top of page

Understanding and Supporting Late-Discovered Autistic Mothers

Updated: Apr 7

 Understanding and Supporting Late-Diagnosed/ Self-Realised Autistic Mothers

 

Motherhood is a journey filled with love, joy, and also challenges. For some women, the path to understanding themselves as autistic only begins after they become mothers. The realization may come as a surprise, by observing the behaviors of their own neurodivergent children it may prompt a personal enquiry or, it may be that the demands and changes that being a new parent brings can, without the right support lead to autistic burnout, which unfortunately can be debilitating. This late diagnosis or self realisation can be a pivotal moment in their lives, shedding light on why they may have always felt like they didn't quite fit in or why struggled with certain aspects of everyday life.

 

There are many women who are late realised as autistic and perhaps many more who are unaware they are neurodivergent, According to the centre for Disease Control those raised as males are four times more likely than those raised as females to receive a diagnosis, yet as research progresses there is no evidence to be found to suggest that there is any difference between biological sex and the probability of autism. It is believed that some autistic traits such as being introverted, being organised and being focused academically are perceived as feminine traits and thus is one explanation why boys are diagnosed earlier, of course such narrow assumptions are rubbish! No autistic person is the same, it is also time we stopped separating the idea of typical behaviours being consigned to gender. The issue of those raised as female being continually missed in neurodivergent diagnosis is an ongoing one and therefore it is imperative we continue to have discussions around this subject.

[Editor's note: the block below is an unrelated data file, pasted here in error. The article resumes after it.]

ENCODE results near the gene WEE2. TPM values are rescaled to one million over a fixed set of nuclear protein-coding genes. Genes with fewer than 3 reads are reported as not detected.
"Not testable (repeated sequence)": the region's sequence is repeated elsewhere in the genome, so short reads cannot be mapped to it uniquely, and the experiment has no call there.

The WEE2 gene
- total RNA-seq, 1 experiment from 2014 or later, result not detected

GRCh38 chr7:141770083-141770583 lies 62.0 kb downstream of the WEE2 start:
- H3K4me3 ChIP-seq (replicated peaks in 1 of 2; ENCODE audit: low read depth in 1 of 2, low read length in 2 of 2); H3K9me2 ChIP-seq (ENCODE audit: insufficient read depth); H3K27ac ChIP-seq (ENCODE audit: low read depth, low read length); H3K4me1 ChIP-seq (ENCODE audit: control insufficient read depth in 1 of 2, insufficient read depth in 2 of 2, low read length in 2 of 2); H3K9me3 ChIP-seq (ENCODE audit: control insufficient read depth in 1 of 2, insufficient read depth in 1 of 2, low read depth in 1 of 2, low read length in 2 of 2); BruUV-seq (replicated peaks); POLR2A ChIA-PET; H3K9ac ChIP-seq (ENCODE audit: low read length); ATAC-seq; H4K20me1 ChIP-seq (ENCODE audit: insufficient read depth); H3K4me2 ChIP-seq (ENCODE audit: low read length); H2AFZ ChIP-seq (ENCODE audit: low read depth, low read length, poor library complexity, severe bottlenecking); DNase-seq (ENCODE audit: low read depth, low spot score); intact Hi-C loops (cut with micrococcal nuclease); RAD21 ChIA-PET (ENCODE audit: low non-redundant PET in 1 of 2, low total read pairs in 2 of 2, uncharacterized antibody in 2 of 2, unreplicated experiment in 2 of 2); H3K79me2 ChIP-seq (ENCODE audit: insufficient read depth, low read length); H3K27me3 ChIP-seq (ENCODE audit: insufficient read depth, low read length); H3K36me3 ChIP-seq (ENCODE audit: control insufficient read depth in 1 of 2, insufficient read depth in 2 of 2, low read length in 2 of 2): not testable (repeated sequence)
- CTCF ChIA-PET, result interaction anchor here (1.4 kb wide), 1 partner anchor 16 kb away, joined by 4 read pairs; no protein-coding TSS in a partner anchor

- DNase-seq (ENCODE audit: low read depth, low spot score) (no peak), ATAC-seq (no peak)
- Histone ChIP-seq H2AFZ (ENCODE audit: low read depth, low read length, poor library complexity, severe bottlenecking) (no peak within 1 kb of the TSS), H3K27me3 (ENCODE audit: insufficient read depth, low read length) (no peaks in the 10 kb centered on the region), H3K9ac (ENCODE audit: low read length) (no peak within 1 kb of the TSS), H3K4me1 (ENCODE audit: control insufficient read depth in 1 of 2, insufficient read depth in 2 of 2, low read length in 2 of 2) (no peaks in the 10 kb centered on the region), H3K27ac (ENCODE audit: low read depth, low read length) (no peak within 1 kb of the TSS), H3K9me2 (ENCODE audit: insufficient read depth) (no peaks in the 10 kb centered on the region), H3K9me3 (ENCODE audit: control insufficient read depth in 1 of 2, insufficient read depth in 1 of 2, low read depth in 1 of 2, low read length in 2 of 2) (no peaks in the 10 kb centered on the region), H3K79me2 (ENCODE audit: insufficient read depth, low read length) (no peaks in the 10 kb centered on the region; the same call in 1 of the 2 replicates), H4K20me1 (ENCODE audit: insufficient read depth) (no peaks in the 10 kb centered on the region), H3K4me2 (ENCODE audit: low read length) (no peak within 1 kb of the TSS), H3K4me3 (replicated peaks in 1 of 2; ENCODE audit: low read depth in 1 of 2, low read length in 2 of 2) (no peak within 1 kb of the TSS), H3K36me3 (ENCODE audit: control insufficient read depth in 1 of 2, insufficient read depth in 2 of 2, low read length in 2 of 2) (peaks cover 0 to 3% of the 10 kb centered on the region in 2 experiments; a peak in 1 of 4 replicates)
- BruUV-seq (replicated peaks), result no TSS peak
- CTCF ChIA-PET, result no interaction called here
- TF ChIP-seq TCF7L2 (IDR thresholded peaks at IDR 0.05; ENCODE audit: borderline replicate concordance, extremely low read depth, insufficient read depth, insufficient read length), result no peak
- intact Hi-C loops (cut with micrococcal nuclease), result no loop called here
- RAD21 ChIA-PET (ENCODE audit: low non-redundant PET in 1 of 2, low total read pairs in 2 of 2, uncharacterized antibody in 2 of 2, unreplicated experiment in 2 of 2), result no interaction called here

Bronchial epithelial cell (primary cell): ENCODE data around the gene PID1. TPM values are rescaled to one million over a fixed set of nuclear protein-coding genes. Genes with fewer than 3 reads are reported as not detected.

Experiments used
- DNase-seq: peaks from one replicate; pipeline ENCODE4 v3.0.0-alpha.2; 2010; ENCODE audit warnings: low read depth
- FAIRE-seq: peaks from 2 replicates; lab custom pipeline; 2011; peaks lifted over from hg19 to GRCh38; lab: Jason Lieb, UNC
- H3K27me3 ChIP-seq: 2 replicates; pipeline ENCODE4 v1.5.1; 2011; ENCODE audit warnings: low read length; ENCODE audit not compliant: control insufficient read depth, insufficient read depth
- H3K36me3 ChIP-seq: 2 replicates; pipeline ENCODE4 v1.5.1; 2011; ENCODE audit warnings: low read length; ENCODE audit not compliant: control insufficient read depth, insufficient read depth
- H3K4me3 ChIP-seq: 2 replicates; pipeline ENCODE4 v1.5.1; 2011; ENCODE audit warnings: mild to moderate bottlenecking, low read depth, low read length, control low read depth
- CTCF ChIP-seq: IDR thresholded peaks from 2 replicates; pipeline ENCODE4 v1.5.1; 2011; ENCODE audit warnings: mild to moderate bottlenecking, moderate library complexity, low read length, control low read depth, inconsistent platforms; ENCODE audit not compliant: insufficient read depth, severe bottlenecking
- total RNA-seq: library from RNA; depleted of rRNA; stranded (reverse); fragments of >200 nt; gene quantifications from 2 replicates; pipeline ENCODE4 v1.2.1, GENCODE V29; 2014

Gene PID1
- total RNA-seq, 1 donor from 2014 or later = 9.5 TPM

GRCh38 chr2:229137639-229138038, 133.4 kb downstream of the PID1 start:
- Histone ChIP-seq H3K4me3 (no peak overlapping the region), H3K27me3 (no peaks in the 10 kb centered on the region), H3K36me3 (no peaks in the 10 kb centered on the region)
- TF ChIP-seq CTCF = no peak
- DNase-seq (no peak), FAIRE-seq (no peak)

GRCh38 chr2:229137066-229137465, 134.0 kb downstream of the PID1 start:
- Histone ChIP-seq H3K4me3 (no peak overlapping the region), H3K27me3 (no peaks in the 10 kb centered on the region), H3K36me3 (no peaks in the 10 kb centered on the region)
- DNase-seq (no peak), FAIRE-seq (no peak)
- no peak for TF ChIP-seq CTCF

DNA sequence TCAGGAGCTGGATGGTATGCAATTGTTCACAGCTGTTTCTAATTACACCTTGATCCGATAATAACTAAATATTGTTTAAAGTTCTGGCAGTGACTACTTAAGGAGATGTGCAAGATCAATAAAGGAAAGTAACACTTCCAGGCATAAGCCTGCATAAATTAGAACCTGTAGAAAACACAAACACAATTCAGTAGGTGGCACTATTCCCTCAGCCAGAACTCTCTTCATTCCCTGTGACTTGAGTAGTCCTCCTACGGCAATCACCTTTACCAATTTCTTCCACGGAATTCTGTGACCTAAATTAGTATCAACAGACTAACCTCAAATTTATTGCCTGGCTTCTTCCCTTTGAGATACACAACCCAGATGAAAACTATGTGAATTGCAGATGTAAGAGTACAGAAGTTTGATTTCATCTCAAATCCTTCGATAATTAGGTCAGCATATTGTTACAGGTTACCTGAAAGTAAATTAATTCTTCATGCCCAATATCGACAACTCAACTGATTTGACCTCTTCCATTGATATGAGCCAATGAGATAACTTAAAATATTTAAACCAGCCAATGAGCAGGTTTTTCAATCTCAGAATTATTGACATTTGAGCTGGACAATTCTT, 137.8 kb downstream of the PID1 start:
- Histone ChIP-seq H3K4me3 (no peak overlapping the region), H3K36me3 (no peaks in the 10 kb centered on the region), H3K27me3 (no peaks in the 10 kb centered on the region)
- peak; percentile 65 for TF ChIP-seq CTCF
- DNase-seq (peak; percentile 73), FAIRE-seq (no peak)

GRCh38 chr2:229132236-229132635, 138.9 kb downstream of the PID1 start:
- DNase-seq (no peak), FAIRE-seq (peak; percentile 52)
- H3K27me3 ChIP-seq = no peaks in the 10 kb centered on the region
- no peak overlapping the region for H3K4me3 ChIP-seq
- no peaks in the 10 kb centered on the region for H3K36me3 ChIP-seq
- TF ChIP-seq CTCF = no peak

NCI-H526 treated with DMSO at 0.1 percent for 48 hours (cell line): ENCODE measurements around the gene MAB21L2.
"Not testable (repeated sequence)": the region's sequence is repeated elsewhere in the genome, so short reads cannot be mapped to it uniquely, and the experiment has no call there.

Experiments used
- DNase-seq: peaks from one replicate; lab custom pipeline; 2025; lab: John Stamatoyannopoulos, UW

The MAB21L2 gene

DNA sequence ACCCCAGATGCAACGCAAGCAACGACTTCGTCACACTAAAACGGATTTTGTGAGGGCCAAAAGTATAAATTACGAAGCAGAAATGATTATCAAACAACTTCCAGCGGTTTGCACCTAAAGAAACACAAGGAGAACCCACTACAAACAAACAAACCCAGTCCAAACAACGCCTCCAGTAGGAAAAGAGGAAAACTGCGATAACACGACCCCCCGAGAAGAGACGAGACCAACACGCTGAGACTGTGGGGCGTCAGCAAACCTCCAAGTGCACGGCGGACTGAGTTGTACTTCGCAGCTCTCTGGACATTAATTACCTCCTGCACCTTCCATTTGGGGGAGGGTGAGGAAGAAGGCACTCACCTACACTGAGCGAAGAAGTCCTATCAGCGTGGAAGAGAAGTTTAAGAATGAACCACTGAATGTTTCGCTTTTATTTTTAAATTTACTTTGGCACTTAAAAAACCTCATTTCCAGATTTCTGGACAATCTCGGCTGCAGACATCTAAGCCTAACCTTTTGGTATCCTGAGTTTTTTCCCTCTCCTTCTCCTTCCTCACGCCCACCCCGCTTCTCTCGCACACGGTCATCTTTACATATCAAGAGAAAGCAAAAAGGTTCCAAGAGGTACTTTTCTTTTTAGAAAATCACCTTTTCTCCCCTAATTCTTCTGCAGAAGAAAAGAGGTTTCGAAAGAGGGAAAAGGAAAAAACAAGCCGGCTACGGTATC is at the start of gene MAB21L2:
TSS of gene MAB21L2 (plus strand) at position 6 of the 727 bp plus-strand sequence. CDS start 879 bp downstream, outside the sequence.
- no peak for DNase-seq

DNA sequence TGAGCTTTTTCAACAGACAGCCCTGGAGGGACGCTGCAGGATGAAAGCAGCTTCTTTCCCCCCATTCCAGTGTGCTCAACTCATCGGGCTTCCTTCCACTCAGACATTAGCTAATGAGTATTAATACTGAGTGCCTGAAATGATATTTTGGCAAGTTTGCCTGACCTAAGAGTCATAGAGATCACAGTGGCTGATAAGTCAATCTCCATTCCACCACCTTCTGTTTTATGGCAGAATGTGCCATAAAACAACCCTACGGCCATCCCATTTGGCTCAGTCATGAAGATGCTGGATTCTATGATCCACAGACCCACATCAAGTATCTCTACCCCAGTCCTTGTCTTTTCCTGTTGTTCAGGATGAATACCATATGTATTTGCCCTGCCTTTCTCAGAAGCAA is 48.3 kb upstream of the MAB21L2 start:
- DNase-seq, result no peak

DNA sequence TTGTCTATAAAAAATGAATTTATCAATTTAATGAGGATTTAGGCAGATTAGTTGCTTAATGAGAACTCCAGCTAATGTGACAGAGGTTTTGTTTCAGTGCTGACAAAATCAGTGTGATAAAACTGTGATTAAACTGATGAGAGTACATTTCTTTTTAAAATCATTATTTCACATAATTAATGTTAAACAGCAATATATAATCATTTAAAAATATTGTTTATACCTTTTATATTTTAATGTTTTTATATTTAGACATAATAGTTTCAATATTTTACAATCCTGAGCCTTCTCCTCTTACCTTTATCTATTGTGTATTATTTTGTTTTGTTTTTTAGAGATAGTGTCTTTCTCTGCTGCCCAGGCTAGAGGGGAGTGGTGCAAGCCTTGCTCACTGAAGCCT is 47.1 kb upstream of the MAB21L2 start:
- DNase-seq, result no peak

It is important that all neurodivergent mothers (and in fact all parents) recieve support, this article focuses on the group of late diagnosed autistic women, not to marginalise any group, simply to raise awareness of an area that deserves more attention.

 

It's essential to recognize the unique support needs of late realised autistic mothers, as their experiences and challenges can differ from those diagnosed earlier in life, it can be confusing to find symptoms dramatically increase particularly if the mother has never even suspected she may be autistic. Autistic people often mask and for an adult who has been unaware they are neurodivergent, this masking behaviour may so subconscious that it can be a difficult and delicate process to begin the unmasking journey.

Often, the signs of autism in postpartum women are misunderstood or mistaken for other conditions, such as postnatal depression. The intersection of both can further complicate the situation, making it crucial for health professionals to be aware of this possibility and approach it with sensitivity and understanding.